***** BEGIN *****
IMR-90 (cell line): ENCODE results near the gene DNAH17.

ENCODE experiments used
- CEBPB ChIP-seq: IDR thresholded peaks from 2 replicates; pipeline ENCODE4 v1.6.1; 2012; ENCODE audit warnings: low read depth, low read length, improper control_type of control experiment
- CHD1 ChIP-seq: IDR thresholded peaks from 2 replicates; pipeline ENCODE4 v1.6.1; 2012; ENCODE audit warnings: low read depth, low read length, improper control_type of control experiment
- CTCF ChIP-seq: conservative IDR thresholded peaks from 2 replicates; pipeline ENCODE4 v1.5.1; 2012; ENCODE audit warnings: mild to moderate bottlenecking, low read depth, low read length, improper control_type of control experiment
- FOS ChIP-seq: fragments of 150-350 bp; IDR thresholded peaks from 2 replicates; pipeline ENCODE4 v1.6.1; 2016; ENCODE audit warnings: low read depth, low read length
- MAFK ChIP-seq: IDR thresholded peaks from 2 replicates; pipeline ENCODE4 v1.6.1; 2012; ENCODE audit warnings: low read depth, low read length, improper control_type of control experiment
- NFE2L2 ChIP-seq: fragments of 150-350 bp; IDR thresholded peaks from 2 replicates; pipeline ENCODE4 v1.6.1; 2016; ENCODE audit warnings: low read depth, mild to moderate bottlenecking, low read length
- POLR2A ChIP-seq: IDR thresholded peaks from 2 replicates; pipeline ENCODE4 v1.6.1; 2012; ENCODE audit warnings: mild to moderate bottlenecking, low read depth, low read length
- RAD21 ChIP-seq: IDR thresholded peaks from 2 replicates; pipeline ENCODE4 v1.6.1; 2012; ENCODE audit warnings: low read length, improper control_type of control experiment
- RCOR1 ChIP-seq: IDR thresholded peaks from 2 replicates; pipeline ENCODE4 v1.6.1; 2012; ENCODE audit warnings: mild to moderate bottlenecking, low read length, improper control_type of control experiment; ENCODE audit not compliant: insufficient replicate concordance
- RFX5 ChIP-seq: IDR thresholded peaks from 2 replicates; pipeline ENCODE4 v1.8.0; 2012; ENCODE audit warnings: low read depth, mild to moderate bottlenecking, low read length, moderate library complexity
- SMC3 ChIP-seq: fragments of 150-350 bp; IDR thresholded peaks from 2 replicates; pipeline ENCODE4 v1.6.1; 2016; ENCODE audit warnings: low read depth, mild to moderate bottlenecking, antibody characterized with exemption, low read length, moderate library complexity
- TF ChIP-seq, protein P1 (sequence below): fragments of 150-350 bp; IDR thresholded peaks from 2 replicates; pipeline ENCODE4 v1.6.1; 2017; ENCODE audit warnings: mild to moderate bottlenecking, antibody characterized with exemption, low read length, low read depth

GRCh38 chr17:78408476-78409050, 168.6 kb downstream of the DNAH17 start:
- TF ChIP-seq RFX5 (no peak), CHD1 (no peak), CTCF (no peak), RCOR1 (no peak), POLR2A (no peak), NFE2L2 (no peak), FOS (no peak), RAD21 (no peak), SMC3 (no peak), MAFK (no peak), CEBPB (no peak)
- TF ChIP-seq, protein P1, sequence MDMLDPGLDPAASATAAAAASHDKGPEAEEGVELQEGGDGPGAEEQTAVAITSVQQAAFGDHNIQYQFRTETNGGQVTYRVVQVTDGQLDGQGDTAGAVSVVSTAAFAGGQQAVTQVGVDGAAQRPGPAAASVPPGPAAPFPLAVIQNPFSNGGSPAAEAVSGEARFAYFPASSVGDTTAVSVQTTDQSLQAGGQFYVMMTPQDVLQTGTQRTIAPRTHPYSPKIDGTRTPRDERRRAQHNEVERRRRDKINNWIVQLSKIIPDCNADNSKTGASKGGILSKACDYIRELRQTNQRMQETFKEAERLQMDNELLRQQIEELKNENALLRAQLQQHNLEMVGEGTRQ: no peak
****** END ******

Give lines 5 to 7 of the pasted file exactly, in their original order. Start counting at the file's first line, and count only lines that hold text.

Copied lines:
- CTCF ChIP-seq: conservative IDR thresholded peaks from 2 replicates; pipeline ENCODE4 v1.5.1; 2012; ENCODE audit warnings: mild to moderate bottlenecking, low read depth, low read length, improper control_type of control experiment
- FOS ChIP-seq: fragments of 150-350 bp; IDR thresholded peaks from 2 replicates; pipeline ENCODE4 v1.6.1; 2016; ENCODE audit warnings: low read depth, low read length
- MAFK ChIP-seq: IDR thresholded peaks from 2 replicates; pipeline ENCODE4 v1.6.1; 2012; ENCODE audit warnings: low read depth, low read length, improper control_type of control experiment